Plot: Steve Jobs (Michael Fassbender) is preparing for product launches at three moments in his life. Just before the shows he puts on, he is confronted with various friends and colleagues who have things to discuss with him in very different stages of his life. But there’s also his daughter Lisa (Perla Haney-Jardine, Ripley Sobo, Makenzie Moss) who is trying to build a relationship with her father.
Steve Jobs is a well-paced film with beautiful dialogues that manage to cover up the film’s shortcomings enough that it’s very enjoyable to watch.
Mark Watney (Matt Damon) is one of five astronauts who come to Mars on a rather routine mission. But then things start going wrong and they have to leave – only that Mark gets injured and to his colleagues he looks like he’s dead. With a heavy heart, they decide to leave without him. But Mark survives miraculously. Now he’s alone. On Mars. With very limited supplies. And a broken communication system. And he only has himself to make his supplies last long enough so that he may be rescued.
Since I really loved the novel the film is based on and the previews I saw for the movie looked great, my expectations for the Martian were pretty high. So when I say that the movie totally fulfilled my expectations, you know that this is high praise indeed.
Joe (Joseph Gordon-Levitt) is a looper – gangsters from the future send the people they wish to kill back in time, where the loopers dispose of them. The last person they will dispose of that way will be their older selves, and thereby fulfilling their contract. As it happens, most loopers’ contracts are starting to get closed. But when it’s Joe’s turn, Old!Joe (Bruce Willis) won’t play along and makes a break for it.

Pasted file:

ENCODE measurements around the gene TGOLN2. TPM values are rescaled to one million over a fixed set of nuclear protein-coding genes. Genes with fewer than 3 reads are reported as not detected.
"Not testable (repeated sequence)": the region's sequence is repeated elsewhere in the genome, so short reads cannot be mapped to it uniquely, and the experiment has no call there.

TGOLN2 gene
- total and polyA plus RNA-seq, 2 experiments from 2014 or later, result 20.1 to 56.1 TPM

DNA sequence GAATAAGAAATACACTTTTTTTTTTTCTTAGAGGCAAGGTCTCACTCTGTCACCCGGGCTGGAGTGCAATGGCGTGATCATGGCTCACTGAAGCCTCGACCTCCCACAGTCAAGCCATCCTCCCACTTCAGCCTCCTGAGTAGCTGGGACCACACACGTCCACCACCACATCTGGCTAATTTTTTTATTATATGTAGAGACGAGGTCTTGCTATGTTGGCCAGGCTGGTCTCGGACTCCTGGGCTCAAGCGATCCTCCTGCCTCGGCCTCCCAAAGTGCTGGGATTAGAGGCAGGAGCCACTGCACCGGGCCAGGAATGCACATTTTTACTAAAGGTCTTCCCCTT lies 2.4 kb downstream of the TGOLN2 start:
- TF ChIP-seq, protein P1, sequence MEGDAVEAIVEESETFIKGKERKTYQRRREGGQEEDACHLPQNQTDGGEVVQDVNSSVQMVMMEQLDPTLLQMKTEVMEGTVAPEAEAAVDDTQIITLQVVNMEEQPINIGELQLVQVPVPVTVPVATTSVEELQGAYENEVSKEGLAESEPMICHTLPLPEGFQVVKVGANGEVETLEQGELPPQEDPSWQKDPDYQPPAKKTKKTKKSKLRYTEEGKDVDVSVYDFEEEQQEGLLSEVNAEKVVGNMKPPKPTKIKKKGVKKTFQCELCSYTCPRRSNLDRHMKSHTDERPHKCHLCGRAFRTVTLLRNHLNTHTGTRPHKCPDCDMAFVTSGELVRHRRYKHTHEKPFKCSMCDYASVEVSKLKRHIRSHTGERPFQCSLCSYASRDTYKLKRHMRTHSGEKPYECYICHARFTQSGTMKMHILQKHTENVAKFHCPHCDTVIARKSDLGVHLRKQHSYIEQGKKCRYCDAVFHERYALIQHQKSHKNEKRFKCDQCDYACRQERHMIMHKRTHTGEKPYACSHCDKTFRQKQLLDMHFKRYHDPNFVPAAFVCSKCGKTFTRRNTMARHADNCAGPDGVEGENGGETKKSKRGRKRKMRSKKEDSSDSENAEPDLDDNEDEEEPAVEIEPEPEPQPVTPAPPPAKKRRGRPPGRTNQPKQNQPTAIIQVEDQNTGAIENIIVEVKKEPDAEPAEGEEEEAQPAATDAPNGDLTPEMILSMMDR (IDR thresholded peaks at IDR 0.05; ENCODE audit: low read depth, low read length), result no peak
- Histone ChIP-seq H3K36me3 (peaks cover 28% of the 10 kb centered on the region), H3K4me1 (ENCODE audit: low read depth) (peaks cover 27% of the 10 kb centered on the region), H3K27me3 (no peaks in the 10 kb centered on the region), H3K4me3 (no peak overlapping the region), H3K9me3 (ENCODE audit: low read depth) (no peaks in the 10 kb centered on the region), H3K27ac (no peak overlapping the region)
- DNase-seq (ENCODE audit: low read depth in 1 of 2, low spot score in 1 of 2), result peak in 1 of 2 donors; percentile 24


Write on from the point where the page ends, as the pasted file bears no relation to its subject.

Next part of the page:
Apart from one inconsistency, Looper is an expertly crafted and engaging time travel story. While it is not the greatest film ever made, I did enjoy it a whole lot.
Howl is a film of layers. Most prominently, there’s an interview with Allen Ginsberg (played by James Franco), the obscenity trial surrounding the poem Howl and also a part where we get an animated version of Howl. But we also get to see scenes from Ginsberg’s life. These parts are cut together and mixed.
Howl may sound complicated from my plot description, but it is not. Epstein and Friedman have a good handle on things and deftly mix documentary and feature film. James Franco is a wonderful Ginsberg, but the heart and soul of the movie is – quite fittingly – the poem itself.
Richard (Jeff Daniels) has published his first novel to great critical acclaim and is now stuck with writing his second. Therefore, he and his wife Claire decide that he should go to a summer home (in winter) to maybe find the necessary peace and quiet there. Even though Claire stays in the city, Richard is not alone: he is accompanied by his imaginary friend since childhood, Captain Excellent (Ryan Reynolds). But it seems that just a change of scenery is not enough to help Richard. It’s only when he meets local teenager Abby (Emma Stone) that things really start to change – for both of them.
I absolutely loved Paper Man. I loved it way more than I thought I would. It’s funny, it’s touching, it’s well-acted and all-around awesome.
Burt (John Krasinski) and Verona (Maya Rudolph) are a happy couple, even if they have financial difficulties and rather crappy jobs. When they discover that Verona is pregnant and that Burt’s parents (Catherine O’Hara and Jeff Daniels) are moving away, they decide to start life anew and go on a (road) trip through the US, visiting friends and relatives to decide where that new life should happen.
Away We Go is another one of those movies where somebody somewhere decided that it is not fit for marketing. Oh, and what a bad choice again. It’s a wonderful, funny and heart-warming movie with a great soundtrack that I can only recommend. Over and over again.